All posts by John Band

Back, and an apology of sorts

Right. I’ve sorted out a bizarre WordPress permissions issue, and now have full control over this blog again. Hurrah. In other news, apologies for not posting anything for a while. I’ve been in Canada and San Francisco not working, and therefore my blogging threshold/time has been limited.

In particular, apologies for not posting anything much here or elsewhere on the financial crisis / teacup / disaster that’s going to kill us all / etc. I’d like to claim this was based on the same worthy principles as Dsquared’s lack of comment, but actually it’s more that a) I’ve been on holiday, and mountains are more fun than Congressional bills and b) it’s getting towards the ‘complexity beyond my experience or understanding’ end of the spectrum, so I’m reluctant to say anything which isn’t either very flippant or very data-driven.

Luis Enrique has some interesting thoughts at the other place, which are probably as close to my views right now as anything I’ve seen. Oh, and Alex’s piece on how anyone who thinks the Tories would be less inept at handling the current mess than Labour is certifiably mad is probably worth a read.

I’m starting an exciting period of gardening leave now-ish, so may have more time to comment shortly. Anything I’m particularly proud of will go on LibCon; anything I’m not totally ashamed of will go up here. In the meantime, I’d be delighted to hear your views and/or pointers towards interesting people on the crisis.

One thing that I will say here, though, is that the US government is not planning to give $700bn to the banks, and that the UK government has not spent £50bn on bailing out Bradford & Bingley. In both cases, they’re taking on assets that more or less everyone who isn’t mad agrees are generally worth something approximating their book value, which is perfectly reasonable.

The reason intervention is required is that if (e.g.) B&B went bust, then without state intervention it would have to liquidate its mortgage portfolio at fire-sale prices. Now, this would be an absolutely excellent deal for anyone with cash to spare – the problem is, there aren’t any non-state actors with £50bn in cash to spare right now.

The underlying house mortgages aren’t going to decline significantly in value (even if house prices fall 25-35% in the medium term, that’ll be mostly equity lost by homeowners rather than negative equity), but once a bank is perceived as weak, its asset value is the fire-sale price of its assets rather than their underlying value. Governments are among the few institutions with the cash and the long-term focus to go beyond the market’s sillyness on this (although Lloyds TSB is also getting itself a very good deal, and if I were HSBC or StanChar right now then I’d be seriously considering purchasing some distressed Western assets with the backing of my Asian savers’ deposits…)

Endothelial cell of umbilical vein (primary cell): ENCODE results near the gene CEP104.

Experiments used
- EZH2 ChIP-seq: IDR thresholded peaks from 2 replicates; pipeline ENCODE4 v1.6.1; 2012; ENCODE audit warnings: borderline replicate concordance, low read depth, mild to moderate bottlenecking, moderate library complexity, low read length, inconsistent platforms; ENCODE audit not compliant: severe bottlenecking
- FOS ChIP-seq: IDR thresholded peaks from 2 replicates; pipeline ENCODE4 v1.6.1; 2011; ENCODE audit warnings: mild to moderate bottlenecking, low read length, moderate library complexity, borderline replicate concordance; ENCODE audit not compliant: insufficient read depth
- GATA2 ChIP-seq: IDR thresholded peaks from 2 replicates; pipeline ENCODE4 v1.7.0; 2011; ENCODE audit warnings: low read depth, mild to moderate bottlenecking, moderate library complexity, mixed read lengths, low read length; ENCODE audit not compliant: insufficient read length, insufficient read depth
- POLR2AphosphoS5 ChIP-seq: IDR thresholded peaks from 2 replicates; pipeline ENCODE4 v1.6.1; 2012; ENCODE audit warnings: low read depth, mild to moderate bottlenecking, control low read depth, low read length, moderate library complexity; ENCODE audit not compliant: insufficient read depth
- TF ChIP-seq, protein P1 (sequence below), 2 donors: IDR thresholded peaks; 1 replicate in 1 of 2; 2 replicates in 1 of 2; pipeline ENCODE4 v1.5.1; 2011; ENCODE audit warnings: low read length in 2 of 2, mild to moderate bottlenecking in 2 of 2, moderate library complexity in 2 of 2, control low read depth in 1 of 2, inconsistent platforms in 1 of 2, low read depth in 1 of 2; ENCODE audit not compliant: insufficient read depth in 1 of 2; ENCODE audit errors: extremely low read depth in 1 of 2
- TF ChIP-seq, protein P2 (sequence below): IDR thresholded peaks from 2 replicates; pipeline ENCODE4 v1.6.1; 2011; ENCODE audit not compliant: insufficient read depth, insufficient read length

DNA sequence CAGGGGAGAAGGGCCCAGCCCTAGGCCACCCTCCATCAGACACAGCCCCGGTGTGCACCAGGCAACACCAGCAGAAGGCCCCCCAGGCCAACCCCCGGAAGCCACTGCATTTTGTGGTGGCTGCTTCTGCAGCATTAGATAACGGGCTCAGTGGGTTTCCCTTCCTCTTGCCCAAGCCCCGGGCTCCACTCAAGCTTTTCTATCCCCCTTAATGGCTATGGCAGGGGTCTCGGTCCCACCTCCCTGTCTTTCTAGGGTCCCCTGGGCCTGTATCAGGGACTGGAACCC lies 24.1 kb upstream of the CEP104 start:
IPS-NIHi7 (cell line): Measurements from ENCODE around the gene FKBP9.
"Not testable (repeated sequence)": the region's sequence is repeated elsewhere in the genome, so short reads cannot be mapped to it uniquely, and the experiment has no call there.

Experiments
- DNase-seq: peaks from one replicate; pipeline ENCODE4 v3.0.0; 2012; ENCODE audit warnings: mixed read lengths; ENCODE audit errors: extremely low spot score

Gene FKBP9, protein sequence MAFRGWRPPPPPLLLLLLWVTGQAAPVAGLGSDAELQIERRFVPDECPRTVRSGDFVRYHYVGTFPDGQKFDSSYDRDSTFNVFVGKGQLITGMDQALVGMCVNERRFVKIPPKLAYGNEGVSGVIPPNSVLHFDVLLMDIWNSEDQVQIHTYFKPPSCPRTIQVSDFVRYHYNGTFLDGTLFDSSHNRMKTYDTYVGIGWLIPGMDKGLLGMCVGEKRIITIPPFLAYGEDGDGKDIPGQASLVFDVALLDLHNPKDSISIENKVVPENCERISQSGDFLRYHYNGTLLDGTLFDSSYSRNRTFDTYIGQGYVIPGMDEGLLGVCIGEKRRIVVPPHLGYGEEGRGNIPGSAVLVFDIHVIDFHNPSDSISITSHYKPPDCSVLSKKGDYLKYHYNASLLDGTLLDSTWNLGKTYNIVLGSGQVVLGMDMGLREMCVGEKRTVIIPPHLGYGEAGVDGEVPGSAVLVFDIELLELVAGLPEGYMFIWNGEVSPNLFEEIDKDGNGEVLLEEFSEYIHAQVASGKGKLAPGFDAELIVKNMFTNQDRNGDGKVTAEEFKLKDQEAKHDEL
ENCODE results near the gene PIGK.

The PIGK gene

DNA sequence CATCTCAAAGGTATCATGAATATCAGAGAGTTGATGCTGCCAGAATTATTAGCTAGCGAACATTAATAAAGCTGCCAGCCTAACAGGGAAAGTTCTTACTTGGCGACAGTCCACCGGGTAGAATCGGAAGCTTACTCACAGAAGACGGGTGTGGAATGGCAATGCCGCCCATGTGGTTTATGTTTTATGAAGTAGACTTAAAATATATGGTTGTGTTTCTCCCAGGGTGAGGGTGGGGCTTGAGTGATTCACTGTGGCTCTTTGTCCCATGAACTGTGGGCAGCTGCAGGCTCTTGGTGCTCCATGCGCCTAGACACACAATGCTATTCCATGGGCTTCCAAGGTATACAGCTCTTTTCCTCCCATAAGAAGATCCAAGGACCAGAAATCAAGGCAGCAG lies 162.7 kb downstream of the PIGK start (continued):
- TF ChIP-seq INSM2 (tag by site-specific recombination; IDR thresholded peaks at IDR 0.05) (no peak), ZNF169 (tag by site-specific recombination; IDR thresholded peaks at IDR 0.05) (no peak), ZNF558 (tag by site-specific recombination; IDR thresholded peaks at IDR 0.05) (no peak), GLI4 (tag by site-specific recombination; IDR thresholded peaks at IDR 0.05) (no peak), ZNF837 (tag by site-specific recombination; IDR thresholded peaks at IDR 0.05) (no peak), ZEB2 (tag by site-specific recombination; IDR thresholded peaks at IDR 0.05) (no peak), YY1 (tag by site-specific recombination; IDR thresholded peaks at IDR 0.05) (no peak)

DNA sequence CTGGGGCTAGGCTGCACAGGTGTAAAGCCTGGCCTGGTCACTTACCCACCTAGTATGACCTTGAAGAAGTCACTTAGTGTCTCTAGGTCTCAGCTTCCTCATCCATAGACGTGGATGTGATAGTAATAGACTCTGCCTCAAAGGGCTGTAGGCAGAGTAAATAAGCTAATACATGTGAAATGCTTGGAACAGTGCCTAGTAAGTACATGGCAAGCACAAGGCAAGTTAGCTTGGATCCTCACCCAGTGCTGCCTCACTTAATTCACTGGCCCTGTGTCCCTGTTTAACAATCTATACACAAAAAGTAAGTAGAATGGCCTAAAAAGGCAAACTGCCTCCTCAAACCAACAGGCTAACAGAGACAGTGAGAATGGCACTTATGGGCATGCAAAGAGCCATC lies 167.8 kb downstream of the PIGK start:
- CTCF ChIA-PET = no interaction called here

Another get-rich-quick scheme thwarted

I’m deeply annoyed that I work for a company that places onerous restrictions on my ability to trade shares, even on my personal account – if I didn’t, then I’d pile some serious money into HBOS stock right now…

September 17 update:

Fuckery. That’s £3,000 I would have made, buying at 150 yesterday and selling at 190 today. Lloyds TSB are wiseas, semirelatedly, are Barclays. Also, can the gibbering clowns who think this is the End Of The World / the Collapse Of The Global Financial System / etc please go away? Finally, this.

Unrelated October 1 update:

OK, so WordPress is doing some deeply weird things which stop me from, among other things, writing new posts and editing or approving comments. I’ll let you know when this is fixed…

Second Unrelated October 1 update:

Fixed.

In praise of loan securitisation

US house prices have collapsed, making mortgage loan portfolios somewhere between impossible to value and valueless. As a result, the investment banks have been devastated. Lehman Brothers has just gone bust, and Merrill Lynch has just been sold at a knockdown price. Bear Stearns went under, and UBS took a massive write-down on its investment banking business.

Meanwhile, the number of failed US local banks, wiping out small savers and shareholders, has remained low. While this might partly be tip-of-iceberg effects, it’d be frankly bizarre if part of the reason wasn’t that many of the riskiest loans ended up owned by Wall Street.

In other words, the system transferred risk from people who weren’t well placed to bear it, to Big Swinging Dicks and Masters Of The Universe, who duly lost their jobs, second Jaguars, third homes, etc, when things went horribly wrong.

Hurrah!

Sir Ben of Goldacre

Buy this book. If you understand why you need to buy this book, then buy this book. If you don’t understand why you need to buy this book then – for the love of all that’s worth a damn – buy this book.

Just don’t listen to the author talk, because he’s got an unfortunately whiny voice – one of those chaps who makes those of us who’re ‘prettiest on the radio’ briefly view that as a compliment…

Tube strike conspiracy theory

[phone rings]
BJ: Wot ho, Bozza here.